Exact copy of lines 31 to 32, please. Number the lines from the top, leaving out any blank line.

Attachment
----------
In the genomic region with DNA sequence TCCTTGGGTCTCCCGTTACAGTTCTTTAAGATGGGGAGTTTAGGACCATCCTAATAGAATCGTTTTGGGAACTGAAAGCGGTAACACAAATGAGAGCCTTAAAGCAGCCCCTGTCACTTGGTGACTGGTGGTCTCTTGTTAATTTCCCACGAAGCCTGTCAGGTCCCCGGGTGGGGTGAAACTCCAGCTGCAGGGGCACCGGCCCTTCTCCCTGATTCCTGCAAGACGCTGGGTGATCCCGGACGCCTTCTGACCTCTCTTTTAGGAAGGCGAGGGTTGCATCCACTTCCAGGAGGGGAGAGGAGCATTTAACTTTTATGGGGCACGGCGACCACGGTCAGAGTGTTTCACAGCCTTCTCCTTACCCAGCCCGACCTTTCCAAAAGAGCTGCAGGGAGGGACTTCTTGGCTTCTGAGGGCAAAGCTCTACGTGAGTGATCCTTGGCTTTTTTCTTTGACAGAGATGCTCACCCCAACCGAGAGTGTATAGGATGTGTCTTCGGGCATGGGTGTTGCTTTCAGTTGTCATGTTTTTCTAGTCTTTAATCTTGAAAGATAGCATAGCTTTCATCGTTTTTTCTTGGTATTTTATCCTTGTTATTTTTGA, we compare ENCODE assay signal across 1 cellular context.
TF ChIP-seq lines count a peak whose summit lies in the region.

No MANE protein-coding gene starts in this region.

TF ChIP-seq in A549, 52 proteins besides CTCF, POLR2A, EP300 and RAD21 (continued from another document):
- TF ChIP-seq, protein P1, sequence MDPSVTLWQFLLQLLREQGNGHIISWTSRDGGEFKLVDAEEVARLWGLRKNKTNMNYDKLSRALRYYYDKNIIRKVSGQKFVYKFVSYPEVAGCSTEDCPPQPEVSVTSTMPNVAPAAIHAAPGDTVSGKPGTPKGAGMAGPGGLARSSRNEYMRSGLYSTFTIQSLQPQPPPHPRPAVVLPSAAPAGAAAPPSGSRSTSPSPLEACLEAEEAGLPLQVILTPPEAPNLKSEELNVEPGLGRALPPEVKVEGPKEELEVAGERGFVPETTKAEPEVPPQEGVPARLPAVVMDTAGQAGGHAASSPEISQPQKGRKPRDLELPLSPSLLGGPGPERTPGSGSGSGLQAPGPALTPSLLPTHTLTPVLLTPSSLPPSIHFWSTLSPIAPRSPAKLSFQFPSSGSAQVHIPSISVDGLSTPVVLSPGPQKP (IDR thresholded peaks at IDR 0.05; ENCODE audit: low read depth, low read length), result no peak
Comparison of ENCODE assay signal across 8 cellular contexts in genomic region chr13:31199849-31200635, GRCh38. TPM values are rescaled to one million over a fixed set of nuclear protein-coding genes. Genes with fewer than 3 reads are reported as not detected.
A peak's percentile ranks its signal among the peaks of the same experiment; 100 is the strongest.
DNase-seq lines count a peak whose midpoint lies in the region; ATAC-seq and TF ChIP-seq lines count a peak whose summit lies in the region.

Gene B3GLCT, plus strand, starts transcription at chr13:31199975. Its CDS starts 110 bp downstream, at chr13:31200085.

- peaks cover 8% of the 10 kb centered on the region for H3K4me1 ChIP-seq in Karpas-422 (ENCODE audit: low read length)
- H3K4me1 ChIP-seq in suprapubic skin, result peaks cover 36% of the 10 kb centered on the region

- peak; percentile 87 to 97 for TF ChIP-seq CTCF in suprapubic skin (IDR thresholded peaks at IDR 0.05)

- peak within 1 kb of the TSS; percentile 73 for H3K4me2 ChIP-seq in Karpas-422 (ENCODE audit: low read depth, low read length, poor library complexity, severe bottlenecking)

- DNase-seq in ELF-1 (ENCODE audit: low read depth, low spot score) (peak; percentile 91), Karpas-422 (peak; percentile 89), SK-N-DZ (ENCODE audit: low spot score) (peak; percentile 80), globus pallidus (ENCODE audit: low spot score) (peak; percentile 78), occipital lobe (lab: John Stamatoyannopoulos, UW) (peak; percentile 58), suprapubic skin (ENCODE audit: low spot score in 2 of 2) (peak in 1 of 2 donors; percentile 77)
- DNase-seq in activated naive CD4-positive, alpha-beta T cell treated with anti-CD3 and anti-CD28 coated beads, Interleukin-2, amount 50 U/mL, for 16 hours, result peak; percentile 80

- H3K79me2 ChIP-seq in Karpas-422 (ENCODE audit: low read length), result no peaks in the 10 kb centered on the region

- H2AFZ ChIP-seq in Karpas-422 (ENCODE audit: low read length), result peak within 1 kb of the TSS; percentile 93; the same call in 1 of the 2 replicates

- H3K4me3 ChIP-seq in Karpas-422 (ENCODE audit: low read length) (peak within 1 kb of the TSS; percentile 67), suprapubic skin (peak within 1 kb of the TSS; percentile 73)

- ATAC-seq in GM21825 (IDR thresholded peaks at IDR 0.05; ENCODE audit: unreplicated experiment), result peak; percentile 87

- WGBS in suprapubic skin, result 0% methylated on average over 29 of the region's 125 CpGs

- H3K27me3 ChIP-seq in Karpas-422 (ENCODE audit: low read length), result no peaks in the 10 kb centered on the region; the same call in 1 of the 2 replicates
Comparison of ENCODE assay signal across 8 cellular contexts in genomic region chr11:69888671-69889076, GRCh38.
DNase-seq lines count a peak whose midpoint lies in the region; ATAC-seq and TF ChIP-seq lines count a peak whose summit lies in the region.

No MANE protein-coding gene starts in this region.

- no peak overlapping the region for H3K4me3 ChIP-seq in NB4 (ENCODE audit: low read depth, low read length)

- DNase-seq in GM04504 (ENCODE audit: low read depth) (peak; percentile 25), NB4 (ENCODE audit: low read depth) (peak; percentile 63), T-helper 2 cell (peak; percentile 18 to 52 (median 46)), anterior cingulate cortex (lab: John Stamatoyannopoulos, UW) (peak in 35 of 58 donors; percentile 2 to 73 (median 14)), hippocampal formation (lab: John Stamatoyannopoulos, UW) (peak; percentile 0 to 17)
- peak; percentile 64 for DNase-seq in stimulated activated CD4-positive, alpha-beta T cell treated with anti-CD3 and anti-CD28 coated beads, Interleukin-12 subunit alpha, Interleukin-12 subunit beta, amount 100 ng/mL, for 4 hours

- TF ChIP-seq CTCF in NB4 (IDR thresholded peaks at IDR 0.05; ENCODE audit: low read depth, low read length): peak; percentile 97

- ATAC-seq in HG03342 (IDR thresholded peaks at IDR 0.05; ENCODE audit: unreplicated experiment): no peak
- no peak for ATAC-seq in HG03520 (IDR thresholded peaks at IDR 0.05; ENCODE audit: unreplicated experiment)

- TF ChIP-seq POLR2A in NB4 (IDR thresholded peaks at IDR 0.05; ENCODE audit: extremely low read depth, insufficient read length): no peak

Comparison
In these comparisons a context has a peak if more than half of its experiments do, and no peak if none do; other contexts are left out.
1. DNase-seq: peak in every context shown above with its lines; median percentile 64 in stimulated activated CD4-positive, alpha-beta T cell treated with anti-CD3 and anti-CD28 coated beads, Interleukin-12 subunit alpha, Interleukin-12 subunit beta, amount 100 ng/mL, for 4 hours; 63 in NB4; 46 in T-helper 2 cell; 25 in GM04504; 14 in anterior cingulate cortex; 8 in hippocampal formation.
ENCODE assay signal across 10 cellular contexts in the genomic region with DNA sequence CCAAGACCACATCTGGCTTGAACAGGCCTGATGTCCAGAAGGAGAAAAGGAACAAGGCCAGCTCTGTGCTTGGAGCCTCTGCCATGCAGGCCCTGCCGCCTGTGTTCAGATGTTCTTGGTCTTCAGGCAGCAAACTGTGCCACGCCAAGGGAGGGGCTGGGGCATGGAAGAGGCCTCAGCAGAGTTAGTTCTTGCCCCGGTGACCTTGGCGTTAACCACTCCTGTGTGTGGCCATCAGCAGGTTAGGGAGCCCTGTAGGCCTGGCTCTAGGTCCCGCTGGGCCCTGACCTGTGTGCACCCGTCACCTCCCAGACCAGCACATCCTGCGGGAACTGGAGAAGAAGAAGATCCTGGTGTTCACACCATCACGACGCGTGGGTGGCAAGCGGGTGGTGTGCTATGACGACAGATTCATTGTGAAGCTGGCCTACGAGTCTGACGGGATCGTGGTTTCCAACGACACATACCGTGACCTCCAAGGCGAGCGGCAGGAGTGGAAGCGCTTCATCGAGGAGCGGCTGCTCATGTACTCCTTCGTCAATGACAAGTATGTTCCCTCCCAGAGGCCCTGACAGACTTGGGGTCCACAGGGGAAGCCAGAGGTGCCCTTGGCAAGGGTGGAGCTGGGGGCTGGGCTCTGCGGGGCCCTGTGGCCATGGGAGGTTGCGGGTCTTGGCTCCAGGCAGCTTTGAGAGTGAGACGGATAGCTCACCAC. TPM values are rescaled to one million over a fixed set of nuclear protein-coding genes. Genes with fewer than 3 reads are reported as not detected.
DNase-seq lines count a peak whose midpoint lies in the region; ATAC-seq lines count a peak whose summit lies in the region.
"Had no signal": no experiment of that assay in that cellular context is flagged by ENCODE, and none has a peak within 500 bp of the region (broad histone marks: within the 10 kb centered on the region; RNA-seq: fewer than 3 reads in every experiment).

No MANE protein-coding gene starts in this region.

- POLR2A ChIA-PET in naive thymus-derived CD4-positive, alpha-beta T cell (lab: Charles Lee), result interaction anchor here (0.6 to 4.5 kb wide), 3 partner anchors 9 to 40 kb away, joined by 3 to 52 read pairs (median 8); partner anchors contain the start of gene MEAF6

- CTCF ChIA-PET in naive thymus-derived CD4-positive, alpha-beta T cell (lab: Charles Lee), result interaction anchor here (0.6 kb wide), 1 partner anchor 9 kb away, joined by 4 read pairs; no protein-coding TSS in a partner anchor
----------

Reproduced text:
- TF ChIP-seq POLR2A in NB4 (IDR thresholded peaks at IDR 0.05; ENCODE audit: extremely low read depth, insufficient read length): no peak

Comparison